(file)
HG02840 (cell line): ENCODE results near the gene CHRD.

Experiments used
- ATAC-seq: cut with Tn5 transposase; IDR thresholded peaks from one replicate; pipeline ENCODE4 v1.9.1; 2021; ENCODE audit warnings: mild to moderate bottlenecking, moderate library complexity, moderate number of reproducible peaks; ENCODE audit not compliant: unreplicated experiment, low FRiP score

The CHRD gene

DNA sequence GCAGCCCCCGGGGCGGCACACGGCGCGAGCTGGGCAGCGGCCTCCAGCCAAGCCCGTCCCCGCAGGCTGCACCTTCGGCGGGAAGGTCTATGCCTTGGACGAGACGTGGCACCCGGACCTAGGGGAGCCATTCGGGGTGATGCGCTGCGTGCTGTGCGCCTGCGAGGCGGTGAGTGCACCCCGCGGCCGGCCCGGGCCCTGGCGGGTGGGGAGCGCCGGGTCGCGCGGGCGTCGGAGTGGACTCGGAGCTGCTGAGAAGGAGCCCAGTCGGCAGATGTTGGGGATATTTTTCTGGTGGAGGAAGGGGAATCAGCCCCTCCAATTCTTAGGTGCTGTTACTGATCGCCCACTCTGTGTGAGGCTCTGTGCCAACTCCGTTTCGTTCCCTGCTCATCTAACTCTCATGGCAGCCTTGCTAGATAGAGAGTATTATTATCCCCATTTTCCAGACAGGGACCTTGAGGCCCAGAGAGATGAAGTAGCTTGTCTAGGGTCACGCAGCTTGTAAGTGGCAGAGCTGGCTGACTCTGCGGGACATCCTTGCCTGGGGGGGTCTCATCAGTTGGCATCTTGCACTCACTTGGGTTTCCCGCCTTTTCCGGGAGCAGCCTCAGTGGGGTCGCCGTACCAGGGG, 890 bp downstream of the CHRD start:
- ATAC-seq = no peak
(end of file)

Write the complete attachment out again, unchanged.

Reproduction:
HG02840 (cell line): ENCODE results near the gene CHRD.

Experiments used
- ATAC-seq: cut with Tn5 transposase; IDR thresholded peaks from one replicate; pipeline ENCODE4 v1.9.1; 2021; ENCODE audit warnings: mild to moderate bottlenecking, moderate library complexity, moderate number of reproducible peaks; ENCODE audit not compliant: unreplicated experiment, low FRiP score

The CHRD gene

DNA sequence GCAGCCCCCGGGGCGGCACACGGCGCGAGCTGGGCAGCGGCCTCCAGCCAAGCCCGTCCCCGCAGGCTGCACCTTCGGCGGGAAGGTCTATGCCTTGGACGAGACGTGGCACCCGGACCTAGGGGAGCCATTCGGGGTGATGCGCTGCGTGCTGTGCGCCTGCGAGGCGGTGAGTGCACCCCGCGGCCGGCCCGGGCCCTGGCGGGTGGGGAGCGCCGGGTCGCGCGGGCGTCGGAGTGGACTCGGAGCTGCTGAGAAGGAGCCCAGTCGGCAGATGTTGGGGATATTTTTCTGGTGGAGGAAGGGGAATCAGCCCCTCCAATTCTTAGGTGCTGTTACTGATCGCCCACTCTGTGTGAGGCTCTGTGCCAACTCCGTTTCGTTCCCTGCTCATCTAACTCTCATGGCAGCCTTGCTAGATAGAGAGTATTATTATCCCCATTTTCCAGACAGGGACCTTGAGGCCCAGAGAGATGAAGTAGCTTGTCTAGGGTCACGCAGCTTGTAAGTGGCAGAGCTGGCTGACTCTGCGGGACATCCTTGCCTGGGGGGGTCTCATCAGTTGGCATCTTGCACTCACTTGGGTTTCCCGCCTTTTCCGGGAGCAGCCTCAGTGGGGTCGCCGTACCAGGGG, 890 bp downstream of the CHRD start:
- ATAC-seq = no peak